Sometimes more conversation doesn’t yield better conflict resolution results. When conflict conversations go long and you still can’t agree, continuing the debate can end up breeding greater frustration than some disagreements are worth.
Having a fallback principle can rescue your day (not to mention your business or personal relationship). A principle is a rule you can apply in order to choose among the options.
Consider the following fallback principles just a starting place. Use them as is or as seeds for developing your own fallback principles.
This one comes from Basecamp co-founders Jason Fried and David Heinemeier Hansson, known for the elegant simplicity of their software.
Hansson says this about the “who cares most” principle: “When we go into a disagreement, sometimes the heat can get pretty hot, but usually there’s one person who cares more than the other person…We’ve just set up a give-and-take system where whoever cares most if the discussion goes long, wins.”
This principle gives decision-making power to the person whose job, authority, image, or standing in the team / organization / family / community will be most jeopardized if something goes wrong.
Sometimes that stakeholder will be a party to the disagreement. Sometimes they’re outside the conversation, perhaps even unaware it’s going on. Good decisions should involve the key stakeholders.
A variation of this principle is: Who stands to lose the most if the decision goes bad.
This one comes from brothers Chip and Dan Heath in their bestselling book, Decisive: How to Make Better Choices in Life and Work.
The “best friend” principle helps you zero in on the most important factor in a decision instead of flitting among multiple variables.
Say the Heaths, “When we think of our friends, we see the forest. When we think of ourselves, we get stuck in the trees…The two of us have talked to many people about thorny personal or professional decisions they were facing, and often they seemed flummoxed about the right thing to do. Then we’d ask them the ‘best friend’ question, and almost always–often within a matter of seconds!–they’d come up with a clear answer. Usually, they were a bit surprised by their own clarity. When we’d ask, ‘Do you think maybe you should take your own advice?’ they’d admit, ‘Yes, I guess I should.’”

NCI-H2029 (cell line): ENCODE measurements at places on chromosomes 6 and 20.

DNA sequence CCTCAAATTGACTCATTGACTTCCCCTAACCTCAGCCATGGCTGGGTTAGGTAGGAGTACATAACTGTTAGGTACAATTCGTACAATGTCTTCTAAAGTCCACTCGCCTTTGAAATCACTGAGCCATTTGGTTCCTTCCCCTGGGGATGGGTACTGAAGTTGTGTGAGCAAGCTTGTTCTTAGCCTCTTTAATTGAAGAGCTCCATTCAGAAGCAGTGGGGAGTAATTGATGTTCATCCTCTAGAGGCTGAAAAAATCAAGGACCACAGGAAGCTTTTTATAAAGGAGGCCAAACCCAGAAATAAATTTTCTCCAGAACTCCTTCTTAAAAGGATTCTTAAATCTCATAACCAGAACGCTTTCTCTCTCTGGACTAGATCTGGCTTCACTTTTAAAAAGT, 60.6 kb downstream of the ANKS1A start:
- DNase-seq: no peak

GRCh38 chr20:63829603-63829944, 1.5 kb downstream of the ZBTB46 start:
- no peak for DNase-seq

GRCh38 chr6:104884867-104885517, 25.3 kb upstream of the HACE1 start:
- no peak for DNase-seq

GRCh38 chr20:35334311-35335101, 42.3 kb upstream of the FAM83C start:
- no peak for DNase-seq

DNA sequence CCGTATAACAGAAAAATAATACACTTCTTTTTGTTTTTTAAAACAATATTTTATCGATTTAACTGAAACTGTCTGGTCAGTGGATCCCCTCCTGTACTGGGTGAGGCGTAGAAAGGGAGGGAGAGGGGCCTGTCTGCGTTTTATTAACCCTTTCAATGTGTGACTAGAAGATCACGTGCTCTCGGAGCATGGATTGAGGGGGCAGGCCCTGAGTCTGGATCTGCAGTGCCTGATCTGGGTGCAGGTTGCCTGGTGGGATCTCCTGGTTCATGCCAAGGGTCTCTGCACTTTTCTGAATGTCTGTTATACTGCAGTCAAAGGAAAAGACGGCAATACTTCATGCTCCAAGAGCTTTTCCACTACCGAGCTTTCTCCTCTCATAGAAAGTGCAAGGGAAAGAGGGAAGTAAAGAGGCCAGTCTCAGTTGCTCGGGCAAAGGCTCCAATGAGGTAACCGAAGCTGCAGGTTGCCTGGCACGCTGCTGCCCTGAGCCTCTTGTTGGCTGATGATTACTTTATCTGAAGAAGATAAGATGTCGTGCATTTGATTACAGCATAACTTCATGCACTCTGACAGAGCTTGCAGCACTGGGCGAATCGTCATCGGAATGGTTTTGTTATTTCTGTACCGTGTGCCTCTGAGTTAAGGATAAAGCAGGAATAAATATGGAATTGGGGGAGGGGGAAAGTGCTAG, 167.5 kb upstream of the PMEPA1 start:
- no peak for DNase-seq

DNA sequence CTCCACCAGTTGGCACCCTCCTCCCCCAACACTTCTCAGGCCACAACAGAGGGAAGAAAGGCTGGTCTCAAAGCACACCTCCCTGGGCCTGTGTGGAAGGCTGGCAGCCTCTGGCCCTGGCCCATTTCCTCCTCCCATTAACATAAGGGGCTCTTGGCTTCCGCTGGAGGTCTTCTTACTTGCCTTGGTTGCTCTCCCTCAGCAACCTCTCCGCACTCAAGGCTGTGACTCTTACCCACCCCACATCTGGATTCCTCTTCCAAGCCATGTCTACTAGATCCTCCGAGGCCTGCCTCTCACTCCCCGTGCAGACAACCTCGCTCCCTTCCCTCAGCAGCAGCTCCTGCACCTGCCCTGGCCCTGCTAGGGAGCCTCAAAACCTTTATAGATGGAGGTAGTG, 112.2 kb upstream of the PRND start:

Now, this one can be mis-used when you apply it in times you can’t agree with someone. The idea here isn’t to use the principle simply as an argument for your own case. What, you must each ask yourselves, would you really tell your best friend is the best option here?
This one also comes from Basecamp’s Fried and Hansson.
When one of them has a strong opinion about how something should be done, but the other person is the one who will actually do the work, the one who will implement it gets the advantage.
Says Hansson, “It doesn’t mean he’s always right, it doesn’t mean we’ll always go that way, but I’ll concede the point more often than not when it falls into his specific wheelhouse…We have a great mutual respect for the expertise that each of us holds.”
Note that this principle is subtly but importantly different than, “Who is the bigger expert.” By framing it as “who will do the bulk of the work,” they sidestep the dicey issue of who knows more, which could end up creating even more tension. And, of course, while it’s tempting to think of the expert as the one who should choose, expertise can blind you to something fresh eyes can see.
Here are a few tips for getting the most out fallback principles when you can’t agree:
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